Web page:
I have always been intrigued by the average Barbadian attitude to the assertion of a right or freedom by another individual. Depending on, inter alia, the identity of the individual, the nature of the right claimed and, regrettably, all too frequently, the perceived partisan political colour of that assertion, the proponent is liable either to have his or her claim endorsed; to be sharply reminded that with rights always come overarching responsibilities; or to have the plaint roundly rejected on the basis that it is not compatible with local tradition or current right thinking.
It may be because we are, as a people, not overly familiar with those rights to which we may be entitled. While many are given to err on the precise nature of those fundamental rights expressly guaranteed by the Constitution -as witness the recent erroneous assertion by the Bar Association that among these may be located the right to work, and the quaint belief that the constitutional right to privacy is equivalent in breadth to that in the US which engendered the Supreme Court decision in Roe v Wade, there are equally those who may be unaware that Barbados is a state party to at least two international conventions -the Convention on the Elimination of All forms of Discrimination against Women and the Convention on the Rights of the Child- that include the right to access to safe drinking water and sanitation.
For example, Article 24(2) of the latter Convention provides that States Parties shall…take appropriate measures:
(c) To combat disease and malnutrition…through, inter alia, the provision of adequate nutritious foods and clean drinking-water, taking into consideration the dangers and risks of environmental pollution…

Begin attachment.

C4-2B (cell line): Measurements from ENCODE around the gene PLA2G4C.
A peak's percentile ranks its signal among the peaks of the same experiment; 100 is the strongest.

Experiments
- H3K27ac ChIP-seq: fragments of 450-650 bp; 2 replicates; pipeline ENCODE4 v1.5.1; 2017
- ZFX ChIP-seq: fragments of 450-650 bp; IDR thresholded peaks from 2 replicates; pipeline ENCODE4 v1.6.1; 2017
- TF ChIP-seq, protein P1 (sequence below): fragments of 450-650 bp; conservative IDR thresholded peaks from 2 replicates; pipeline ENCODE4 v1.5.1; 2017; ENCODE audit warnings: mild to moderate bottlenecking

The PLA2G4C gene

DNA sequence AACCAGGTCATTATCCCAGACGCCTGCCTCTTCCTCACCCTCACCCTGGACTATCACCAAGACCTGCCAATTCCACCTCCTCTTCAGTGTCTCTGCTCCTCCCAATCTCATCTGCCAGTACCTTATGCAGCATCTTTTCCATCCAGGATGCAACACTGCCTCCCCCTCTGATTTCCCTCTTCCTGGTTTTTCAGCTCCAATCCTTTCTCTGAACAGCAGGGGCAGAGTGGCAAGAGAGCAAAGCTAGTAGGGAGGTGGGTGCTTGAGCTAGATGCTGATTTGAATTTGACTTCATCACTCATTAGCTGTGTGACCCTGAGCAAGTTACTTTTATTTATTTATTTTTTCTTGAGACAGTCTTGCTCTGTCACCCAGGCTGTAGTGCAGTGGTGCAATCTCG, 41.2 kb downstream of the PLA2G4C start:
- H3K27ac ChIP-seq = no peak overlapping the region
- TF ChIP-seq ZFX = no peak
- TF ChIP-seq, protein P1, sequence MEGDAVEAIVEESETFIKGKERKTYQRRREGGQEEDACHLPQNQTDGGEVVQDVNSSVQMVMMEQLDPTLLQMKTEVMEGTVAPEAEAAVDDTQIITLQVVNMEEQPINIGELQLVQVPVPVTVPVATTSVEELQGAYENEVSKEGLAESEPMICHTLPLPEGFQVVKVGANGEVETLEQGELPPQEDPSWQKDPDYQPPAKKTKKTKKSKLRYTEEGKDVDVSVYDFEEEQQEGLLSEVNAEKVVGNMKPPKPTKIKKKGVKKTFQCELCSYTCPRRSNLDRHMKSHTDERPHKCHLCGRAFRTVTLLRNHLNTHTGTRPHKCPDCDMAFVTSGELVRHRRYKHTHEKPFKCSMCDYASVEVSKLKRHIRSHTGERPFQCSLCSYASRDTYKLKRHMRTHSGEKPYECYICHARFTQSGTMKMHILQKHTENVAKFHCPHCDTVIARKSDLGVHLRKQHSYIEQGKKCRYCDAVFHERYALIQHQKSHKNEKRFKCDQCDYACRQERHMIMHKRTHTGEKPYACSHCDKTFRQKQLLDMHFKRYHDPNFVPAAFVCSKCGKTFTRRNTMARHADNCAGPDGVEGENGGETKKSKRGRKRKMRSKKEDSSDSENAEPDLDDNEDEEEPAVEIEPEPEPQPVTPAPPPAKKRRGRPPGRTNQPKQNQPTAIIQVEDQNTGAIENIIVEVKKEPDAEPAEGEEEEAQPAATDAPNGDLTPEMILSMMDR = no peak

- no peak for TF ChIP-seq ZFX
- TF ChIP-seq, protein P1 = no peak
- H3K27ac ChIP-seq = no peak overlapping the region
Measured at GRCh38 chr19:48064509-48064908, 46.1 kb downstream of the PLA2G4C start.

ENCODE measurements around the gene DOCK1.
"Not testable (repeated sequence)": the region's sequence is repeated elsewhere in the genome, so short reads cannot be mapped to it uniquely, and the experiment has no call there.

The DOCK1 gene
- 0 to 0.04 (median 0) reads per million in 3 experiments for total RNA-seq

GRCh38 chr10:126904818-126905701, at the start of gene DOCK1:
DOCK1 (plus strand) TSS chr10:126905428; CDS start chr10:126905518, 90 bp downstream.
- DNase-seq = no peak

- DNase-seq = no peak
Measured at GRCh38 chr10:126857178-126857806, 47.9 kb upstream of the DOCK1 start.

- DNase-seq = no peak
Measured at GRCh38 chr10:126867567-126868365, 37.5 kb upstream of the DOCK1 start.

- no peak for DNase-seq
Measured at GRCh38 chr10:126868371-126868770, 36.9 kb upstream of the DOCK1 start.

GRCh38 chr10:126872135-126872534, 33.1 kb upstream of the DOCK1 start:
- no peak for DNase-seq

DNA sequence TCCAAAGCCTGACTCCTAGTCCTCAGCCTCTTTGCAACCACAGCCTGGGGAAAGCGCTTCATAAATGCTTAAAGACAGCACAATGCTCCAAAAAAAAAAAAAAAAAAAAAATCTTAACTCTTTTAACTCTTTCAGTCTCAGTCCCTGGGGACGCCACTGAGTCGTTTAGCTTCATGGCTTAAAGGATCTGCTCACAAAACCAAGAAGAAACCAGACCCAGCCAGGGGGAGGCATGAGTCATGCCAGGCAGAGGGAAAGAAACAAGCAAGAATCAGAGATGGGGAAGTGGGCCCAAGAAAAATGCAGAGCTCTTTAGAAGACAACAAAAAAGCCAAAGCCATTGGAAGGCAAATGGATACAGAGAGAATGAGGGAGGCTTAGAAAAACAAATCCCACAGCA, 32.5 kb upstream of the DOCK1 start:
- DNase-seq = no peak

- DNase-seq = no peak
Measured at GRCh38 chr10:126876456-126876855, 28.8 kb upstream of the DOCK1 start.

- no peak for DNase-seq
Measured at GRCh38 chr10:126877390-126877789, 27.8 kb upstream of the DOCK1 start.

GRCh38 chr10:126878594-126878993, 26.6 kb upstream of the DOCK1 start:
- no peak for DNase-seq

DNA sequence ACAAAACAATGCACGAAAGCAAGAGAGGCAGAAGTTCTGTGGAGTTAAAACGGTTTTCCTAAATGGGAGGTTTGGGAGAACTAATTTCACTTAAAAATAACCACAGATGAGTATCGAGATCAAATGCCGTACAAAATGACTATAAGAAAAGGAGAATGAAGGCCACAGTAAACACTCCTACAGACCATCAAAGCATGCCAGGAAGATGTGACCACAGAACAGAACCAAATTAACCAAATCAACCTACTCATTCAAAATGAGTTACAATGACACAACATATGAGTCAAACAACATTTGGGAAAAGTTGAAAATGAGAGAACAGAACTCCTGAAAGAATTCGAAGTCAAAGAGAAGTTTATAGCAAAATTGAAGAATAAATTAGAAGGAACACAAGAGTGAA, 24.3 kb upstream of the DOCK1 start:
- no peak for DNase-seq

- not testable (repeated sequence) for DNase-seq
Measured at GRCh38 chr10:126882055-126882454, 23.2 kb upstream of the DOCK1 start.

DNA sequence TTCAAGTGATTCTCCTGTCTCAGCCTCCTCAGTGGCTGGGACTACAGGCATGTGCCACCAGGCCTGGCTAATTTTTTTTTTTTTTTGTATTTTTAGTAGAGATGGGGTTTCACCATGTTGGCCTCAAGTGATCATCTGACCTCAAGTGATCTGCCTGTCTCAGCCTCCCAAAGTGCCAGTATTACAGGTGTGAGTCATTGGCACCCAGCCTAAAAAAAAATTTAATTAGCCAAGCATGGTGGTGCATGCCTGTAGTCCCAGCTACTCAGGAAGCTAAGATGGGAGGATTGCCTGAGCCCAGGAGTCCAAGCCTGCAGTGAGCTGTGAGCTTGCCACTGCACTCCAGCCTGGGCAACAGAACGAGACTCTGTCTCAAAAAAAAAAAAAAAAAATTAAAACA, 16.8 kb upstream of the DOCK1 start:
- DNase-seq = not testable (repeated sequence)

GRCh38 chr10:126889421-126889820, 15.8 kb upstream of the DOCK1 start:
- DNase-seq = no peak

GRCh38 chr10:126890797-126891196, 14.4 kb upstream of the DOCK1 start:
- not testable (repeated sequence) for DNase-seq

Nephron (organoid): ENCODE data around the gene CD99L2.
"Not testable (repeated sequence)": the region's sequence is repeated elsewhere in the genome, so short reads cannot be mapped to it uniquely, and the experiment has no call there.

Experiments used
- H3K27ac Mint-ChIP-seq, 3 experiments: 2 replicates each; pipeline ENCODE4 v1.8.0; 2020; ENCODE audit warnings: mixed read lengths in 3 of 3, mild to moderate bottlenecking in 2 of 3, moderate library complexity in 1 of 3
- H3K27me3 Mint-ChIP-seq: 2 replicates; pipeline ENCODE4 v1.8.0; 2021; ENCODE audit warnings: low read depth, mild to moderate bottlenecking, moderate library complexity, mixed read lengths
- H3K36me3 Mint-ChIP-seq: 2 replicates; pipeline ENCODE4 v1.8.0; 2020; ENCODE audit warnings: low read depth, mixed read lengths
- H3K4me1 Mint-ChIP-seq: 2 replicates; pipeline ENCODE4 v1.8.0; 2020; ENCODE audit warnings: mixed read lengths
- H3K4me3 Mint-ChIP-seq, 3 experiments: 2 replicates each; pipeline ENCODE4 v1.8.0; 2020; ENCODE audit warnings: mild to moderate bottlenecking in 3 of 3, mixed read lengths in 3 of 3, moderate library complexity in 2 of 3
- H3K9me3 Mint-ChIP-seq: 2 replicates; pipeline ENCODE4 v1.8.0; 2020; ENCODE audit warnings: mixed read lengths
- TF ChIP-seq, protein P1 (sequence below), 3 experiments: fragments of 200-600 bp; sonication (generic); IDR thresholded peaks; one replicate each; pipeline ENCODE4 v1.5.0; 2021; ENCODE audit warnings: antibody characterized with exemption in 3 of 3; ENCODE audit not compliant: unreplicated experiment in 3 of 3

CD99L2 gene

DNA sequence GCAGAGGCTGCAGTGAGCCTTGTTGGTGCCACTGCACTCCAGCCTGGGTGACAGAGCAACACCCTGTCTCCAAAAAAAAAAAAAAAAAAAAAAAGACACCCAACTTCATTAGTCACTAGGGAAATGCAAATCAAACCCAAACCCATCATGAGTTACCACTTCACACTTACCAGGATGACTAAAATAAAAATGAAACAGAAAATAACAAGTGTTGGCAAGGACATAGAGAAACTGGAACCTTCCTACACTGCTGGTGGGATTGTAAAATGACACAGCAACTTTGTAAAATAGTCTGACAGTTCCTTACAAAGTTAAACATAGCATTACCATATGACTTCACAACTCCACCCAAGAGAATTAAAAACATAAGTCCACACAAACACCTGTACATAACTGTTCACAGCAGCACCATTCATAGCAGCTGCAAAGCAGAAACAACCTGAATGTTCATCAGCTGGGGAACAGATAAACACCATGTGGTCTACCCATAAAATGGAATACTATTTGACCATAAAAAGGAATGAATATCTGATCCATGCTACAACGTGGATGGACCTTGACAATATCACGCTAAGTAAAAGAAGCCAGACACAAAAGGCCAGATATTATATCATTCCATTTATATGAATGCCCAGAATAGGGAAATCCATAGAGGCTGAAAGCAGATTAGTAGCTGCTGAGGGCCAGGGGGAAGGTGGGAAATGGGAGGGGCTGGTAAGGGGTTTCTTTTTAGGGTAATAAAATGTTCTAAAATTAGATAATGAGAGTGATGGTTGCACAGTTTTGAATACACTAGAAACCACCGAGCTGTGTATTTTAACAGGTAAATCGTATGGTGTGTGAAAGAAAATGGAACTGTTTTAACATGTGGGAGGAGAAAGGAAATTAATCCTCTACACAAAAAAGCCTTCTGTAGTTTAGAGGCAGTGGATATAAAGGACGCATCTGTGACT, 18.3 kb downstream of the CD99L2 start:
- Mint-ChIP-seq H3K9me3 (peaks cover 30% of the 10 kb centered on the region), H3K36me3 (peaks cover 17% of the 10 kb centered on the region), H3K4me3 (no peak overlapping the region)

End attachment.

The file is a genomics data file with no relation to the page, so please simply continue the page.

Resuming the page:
Even so, those rights to which we may be lawfully entitled are not absolute; indeed the catalogue of qualifications to the constitutional rights frequently exceeds the enumeration of those aspects of the right itself.
Likewise, even though there may be a legitimate expectation to the state supply of clean drinking water, regulation 12 of the Barbados Water Authority (Water Services) Regulations 1982 stipulates, “Where (a) there is a deficiency in the source of supply owing to a drought, or to any contingency affecting any supply works or machinery, or to any interruption caused by repairs, accident or other cause; or (b) the Authority or its General Manager considers it expedient to interrupt the supply of water, the Authority may, without notice, reduce or temporarily discontinue the supply of water to all or any particular area.” (sic).
It should be noted that this occurrence neither imposes any liability on the Authority nor affects the liability of an occupier to pay all the proper rates, charges or fees.
Then, sometimes, in an effort to prevent the future claimed existence of a right, those opposed to its assertion will clamour for its prior express denial by the state authorities. I am given to think that this may be the case with some of the local church authorities and the notion of same sex marriage.
To my best knowledge, no individual or body has as yet publicly expressed a desire to contract such a union locally but, ever since the US Supreme Court found by a majority that such a right existed in the due process clause of the US Constitution, the religious sector here has been engaged in a rather quixotic attempt to forestall the likelihood of any identical entitlement being argued to have been located in this jurisdiction.